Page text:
The significance of this point becomes clear when stage 'D' of the cycle is considered according to the original explanation (Fig 2).  The diameter of the 'LP' piston is greater than that of the 'HP' pump and the strokes of both are the same.  Therefore, as the 'LP' piston moves to the right, the volume delivered by the 'LP' cylinder exceeds that received by the 'HP' cylinder and this excess volume must be accounted for - it must go somewhere.  The explanatory chart (Fig 2) does not acknowledge this difficulty and does not tell us where the excess volume goes.  In fact the explanation is very simple;  the delivery valve (outlet valve 2) opens, and the excess volume of water is delivered directly into the high pressure receiver.  This is illustrated in stage D of Fig 3.  If the volume of the 'LP' cylinder is twice that of the 'HP' cylinder, exactly half of the volume pumped out of the former will be used the fill the latter, and the remaining half will form the output of the pump during this stroke.  Then, returning to stage 'A',  the contents of the 'HP' cylinder will be pumped out during the return stroke, and the result will be equal volumes of high-pressure output on each stroke of the pump.  The machine is thus a double-acting single stage pump.

An interesting aspect of  this type of double-acting pump is that it can be made with just two valves; the non-return valve marked 'Outlet Valve 2' on Fig 3 is actually redundant, and all that is needed is the inlet valve to the inboard cylinder, and the non-return valve in the transfer port between the two cylinders (outlet valve 1).  The latter is sufficient to prevent water from entering the inboard cylinder from the high-pressure receiver when the pistons move to the left.  This economy of parts gives this type of double-acting pump an economic advantage over the more conventional type of double-acting pump which has two identical ram pumps, each with a single cylinder and two valves, operated by cranks set at 180 degrees. The fact that our pump has only one crank represents a further economy of design.  However, in the present installation a non-return valve in the position of 'Outlet Valve 2' might be useful in order to isolate the pump from the high pressure receiver when the pump is switched off.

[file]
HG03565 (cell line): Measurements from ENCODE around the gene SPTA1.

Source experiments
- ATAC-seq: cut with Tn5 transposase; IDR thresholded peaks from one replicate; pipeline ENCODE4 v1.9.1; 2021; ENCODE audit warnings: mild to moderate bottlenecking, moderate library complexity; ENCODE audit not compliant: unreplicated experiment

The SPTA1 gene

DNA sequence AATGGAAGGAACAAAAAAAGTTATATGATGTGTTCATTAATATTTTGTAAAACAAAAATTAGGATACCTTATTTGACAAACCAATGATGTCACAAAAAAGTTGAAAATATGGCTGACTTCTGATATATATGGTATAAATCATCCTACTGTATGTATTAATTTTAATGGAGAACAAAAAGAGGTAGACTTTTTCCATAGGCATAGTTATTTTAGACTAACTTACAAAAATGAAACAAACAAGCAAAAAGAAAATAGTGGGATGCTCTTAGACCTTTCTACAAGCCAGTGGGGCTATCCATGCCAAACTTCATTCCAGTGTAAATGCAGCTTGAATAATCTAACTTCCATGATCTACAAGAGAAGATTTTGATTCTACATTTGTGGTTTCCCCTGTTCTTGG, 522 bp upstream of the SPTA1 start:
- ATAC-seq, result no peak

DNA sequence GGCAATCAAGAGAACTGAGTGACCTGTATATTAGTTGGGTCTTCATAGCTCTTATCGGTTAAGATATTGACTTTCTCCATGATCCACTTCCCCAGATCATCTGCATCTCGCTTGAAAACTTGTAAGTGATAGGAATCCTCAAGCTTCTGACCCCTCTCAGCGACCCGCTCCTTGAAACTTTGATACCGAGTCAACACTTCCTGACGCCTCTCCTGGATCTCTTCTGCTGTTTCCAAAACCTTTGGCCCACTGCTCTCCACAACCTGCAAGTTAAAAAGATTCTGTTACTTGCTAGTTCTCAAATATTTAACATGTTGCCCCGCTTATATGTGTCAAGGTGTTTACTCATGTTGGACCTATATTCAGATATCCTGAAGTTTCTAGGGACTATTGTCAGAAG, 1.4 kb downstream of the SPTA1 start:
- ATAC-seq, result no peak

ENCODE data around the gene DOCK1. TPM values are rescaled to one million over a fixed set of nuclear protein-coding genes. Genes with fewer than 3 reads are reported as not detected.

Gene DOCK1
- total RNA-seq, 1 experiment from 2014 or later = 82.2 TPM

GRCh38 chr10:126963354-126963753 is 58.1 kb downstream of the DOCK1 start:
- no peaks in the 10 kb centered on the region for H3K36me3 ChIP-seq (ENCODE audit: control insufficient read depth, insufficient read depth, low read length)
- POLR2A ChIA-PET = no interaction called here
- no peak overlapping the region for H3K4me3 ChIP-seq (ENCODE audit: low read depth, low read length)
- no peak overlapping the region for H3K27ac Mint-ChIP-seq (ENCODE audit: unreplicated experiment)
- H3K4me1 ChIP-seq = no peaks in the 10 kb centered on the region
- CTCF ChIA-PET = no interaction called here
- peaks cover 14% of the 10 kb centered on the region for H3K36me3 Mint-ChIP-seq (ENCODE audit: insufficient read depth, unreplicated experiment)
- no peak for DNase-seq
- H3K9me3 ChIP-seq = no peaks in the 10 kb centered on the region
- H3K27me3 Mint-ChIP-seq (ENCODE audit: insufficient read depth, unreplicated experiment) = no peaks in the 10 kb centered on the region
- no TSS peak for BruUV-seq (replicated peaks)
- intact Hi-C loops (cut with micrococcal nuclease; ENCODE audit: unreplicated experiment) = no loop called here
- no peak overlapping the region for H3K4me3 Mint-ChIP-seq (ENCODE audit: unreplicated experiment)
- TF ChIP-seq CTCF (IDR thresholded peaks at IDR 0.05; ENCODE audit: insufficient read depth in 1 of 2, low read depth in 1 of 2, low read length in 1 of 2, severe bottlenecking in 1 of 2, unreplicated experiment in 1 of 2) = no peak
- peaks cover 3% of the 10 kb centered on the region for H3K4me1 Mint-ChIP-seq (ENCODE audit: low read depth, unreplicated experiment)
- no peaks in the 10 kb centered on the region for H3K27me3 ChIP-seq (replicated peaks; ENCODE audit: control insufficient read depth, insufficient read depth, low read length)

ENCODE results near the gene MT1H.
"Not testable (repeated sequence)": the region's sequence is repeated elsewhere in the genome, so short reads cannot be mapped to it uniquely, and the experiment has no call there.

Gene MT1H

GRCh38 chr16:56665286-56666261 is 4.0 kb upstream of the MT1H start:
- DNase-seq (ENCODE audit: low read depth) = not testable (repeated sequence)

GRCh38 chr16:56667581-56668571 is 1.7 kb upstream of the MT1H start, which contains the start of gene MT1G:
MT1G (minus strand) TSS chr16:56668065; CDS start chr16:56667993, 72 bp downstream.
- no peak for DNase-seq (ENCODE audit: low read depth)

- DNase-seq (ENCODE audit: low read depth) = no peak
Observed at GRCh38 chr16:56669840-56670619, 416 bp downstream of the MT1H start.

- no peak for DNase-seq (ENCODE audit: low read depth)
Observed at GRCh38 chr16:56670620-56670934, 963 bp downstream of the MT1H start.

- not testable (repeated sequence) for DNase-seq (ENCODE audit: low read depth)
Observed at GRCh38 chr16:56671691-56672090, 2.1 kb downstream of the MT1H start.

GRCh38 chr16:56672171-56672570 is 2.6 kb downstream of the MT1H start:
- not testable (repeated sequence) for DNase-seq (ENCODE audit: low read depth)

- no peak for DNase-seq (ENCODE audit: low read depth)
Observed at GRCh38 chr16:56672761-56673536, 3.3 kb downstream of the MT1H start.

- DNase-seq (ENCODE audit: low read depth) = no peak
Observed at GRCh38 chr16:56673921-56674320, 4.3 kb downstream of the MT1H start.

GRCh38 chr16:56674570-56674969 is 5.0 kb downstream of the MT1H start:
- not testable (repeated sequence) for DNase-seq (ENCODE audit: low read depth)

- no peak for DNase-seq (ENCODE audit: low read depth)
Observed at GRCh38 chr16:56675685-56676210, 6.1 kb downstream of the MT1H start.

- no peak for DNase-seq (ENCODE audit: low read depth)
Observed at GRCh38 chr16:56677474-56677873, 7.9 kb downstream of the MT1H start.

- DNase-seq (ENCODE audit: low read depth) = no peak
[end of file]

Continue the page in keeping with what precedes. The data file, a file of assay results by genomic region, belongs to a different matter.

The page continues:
The pumps and their associated pipework are not exactly rocket science, but are nevertheless enigmatic.  It is not at all easy to trace the flow-path and to identify with certainty the functions of the various parts.  We know that there must be an inlet valve, and also a second valve between the two cylinders, but without an extensive dismantling of the mechanism, or access to historic technical drawings, one must identify the parts and interpret their function using a certain amount of guesswork, assisted by whatever engineering insight one can bring to bear.
Underfall yard pumps bristol

Fig 2.  How the pumps work according to the existing explanation.

Underfall yard water pumps bristol

Fig. 3.  An alternative explanation of how the pumps work.  They are double-acting single stage pumps
  The close-up view (Fig 4,  right) gives a good view of the various parts of one of the pumps - click on it to see the picture full-size.